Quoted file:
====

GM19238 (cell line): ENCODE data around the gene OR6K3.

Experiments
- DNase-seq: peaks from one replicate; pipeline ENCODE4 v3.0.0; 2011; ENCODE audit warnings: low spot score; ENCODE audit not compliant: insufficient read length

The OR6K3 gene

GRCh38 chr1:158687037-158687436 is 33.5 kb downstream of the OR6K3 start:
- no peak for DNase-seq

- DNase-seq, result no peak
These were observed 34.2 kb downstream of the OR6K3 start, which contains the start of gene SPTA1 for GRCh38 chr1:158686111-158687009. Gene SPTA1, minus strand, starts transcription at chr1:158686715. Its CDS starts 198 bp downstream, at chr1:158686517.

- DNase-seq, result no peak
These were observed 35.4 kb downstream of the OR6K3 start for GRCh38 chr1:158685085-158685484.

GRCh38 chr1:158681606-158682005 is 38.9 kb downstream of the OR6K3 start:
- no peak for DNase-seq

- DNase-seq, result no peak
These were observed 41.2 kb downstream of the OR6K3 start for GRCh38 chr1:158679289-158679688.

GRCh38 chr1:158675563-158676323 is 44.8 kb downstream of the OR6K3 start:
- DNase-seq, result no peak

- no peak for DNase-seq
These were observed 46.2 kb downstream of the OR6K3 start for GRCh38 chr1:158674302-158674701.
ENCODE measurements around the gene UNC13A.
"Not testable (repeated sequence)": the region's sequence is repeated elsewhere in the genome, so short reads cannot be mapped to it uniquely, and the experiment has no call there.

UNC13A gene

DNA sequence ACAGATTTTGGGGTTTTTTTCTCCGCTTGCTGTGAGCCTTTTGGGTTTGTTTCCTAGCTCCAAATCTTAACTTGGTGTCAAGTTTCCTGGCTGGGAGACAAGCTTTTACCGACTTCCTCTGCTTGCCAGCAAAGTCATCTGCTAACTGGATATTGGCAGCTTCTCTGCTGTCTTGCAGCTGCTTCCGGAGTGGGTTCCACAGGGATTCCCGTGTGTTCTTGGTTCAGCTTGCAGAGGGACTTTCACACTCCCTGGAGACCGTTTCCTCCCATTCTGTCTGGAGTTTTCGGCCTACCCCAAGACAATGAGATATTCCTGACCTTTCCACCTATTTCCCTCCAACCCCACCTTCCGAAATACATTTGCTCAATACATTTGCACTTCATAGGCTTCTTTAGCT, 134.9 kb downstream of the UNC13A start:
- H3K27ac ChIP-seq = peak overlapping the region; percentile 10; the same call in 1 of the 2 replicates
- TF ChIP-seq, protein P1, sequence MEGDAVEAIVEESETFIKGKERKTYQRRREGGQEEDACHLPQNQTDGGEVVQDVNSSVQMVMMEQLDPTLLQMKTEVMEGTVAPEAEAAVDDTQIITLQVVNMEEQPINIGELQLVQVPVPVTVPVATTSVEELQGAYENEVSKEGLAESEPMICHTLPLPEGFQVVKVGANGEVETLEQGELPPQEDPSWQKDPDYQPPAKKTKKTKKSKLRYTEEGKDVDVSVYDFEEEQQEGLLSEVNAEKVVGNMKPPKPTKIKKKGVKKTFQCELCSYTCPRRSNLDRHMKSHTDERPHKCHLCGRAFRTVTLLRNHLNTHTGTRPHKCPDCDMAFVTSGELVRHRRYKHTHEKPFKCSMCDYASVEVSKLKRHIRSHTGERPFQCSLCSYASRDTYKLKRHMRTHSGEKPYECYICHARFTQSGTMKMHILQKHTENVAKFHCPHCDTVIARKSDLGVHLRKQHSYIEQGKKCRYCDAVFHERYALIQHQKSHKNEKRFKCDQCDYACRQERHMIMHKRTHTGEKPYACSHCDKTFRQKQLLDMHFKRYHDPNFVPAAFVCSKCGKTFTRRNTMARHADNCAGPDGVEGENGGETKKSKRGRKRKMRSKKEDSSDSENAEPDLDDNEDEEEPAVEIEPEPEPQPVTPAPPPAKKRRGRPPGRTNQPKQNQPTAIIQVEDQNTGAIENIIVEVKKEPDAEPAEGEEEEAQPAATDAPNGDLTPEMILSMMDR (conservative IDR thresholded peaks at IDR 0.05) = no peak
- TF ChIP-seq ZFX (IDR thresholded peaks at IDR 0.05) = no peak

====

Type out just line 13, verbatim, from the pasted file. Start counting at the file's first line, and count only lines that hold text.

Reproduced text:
- DNase-seq, result no peak